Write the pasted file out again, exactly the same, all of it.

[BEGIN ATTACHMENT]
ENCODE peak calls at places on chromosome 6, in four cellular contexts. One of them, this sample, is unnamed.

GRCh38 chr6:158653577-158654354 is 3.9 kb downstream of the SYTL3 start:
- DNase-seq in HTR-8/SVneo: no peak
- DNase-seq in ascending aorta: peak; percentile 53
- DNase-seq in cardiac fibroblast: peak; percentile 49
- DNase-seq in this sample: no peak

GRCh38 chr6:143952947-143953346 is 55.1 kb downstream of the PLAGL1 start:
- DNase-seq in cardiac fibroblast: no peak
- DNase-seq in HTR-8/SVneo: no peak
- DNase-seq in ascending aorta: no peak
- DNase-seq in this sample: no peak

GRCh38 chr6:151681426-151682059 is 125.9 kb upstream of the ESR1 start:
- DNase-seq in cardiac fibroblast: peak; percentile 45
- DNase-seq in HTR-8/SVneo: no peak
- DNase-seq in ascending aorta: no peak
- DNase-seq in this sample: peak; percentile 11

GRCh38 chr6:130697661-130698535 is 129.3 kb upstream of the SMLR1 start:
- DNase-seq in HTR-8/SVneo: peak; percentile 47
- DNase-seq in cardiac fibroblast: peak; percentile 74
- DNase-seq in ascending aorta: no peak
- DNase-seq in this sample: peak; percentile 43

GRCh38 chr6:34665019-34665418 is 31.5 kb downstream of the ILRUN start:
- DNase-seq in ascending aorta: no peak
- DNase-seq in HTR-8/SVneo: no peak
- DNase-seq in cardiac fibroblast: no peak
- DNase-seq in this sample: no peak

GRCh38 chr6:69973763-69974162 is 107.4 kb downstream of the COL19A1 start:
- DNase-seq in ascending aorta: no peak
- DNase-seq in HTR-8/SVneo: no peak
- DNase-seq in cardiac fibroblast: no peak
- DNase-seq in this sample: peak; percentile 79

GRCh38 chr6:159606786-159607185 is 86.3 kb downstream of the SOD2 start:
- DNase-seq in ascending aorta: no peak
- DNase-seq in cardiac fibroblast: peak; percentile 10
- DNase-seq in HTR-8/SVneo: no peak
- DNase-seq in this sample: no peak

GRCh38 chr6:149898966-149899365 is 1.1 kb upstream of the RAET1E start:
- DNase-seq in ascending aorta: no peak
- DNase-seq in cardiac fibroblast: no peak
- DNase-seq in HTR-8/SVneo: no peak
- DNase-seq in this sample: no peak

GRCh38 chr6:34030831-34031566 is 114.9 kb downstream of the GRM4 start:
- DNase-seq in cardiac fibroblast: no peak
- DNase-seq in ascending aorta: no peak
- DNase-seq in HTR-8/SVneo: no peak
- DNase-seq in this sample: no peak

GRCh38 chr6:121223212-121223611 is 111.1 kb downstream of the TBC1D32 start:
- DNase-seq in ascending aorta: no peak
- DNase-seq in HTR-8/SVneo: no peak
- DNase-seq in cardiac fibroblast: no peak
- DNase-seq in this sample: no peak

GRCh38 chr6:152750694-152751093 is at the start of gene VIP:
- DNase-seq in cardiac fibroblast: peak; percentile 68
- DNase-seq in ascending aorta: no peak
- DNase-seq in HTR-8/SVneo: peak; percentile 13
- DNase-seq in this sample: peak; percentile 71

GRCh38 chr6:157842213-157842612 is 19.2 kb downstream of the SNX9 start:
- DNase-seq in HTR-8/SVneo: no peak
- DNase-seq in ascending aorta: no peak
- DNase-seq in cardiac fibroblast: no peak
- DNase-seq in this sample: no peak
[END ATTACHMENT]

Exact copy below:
ENCODE peak calls at places on chromosome 6, in four cellular contexts. One of them, this sample, is unnamed.

GRCh38 chr6:158653577-158654354 is 3.9 kb downstream of the SYTL3 start:
- DNase-seq in HTR-8/SVneo: no peak
- DNase-seq in ascending aorta: peak; percentile 53
- DNase-seq in cardiac fibroblast: peak; percentile 49
- DNase-seq in this sample: no peak

GRCh38 chr6:143952947-143953346 is 55.1 kb downstream of the PLAGL1 start:
- DNase-seq in cardiac fibroblast: no peak
- DNase-seq in HTR-8/SVneo: no peak
- DNase-seq in ascending aorta: no peak
- DNase-seq in this sample: no peak

GRCh38 chr6:151681426-151682059 is 125.9 kb upstream of the ESR1 start:
- DNase-seq in cardiac fibroblast: peak; percentile 45
- DNase-seq in HTR-8/SVneo: no peak
- DNase-seq in ascending aorta: no peak
- DNase-seq in this sample: peak; percentile 11

GRCh38 chr6:130697661-130698535 is 129.3 kb upstream of the SMLR1 start:
- DNase-seq in HTR-8/SVneo: peak; percentile 47
- DNase-seq in cardiac fibroblast: peak; percentile 74
- DNase-seq in ascending aorta: no peak
- DNase-seq in this sample: peak; percentile 43

GRCh38 chr6:34665019-34665418 is 31.5 kb downstream of the ILRUN start:
- DNase-seq in ascending aorta: no peak
- DNase-seq in HTR-8/SVneo: no peak
- DNase-seq in cardiac fibroblast: no peak
- DNase-seq in this sample: no peak

GRCh38 chr6:69973763-69974162 is 107.4 kb downstream of the COL19A1 start:
- DNase-seq in ascending aorta: no peak
- DNase-seq in HTR-8/SVneo: no peak
- DNase-seq in cardiac fibroblast: no peak
- DNase-seq in this sample: peak; percentile 79

GRCh38 chr6:159606786-159607185 is 86.3 kb downstream of the SOD2 start:
- DNase-seq in ascending aorta: no peak
- DNase-seq in cardiac fibroblast: peak; percentile 10
- DNase-seq in HTR-8/SVneo: no peak
- DNase-seq in this sample: no peak

GRCh38 chr6:149898966-149899365 is 1.1 kb upstream of the RAET1E start:
- DNase-seq in ascending aorta: no peak
- DNase-seq in cardiac fibroblast: no peak
- DNase-seq in HTR-8/SVneo: no peak
- DNase-seq in this sample: no peak

GRCh38 chr6:34030831-34031566 is 114.9 kb downstream of the GRM4 start:
- DNase-seq in cardiac fibroblast: no peak
- DNase-seq in ascending aorta: no peak
- DNase-seq in HTR-8/SVneo: no peak
- DNase-seq in this sample: no peak

GRCh38 chr6:121223212-121223611 is 111.1 kb downstream of the TBC1D32 start:
- DNase-seq in ascending aorta: no peak
- DNase-seq in HTR-8/SVneo: no peak
- DNase-seq in cardiac fibroblast: no peak
- DNase-seq in this sample: no peak

GRCh38 chr6:152750694-152751093 is at the start of gene VIP:
- DNase-seq in cardiac fibroblast: peak; percentile 68
- DNase-seq in ascending aorta: no peak
- DNase-seq in HTR-8/SVneo: peak; percentile 13
- DNase-seq in this sample: peak; percentile 71

GRCh38 chr6:157842213-157842612 is 19.2 kb downstream of the SNX9 start:
- DNase-seq in HTR-8/SVneo: no peak
- DNase-seq in ascending aorta: no peak
- DNase-seq in cardiac fibroblast: no peak
- DNase-seq in this sample: no peak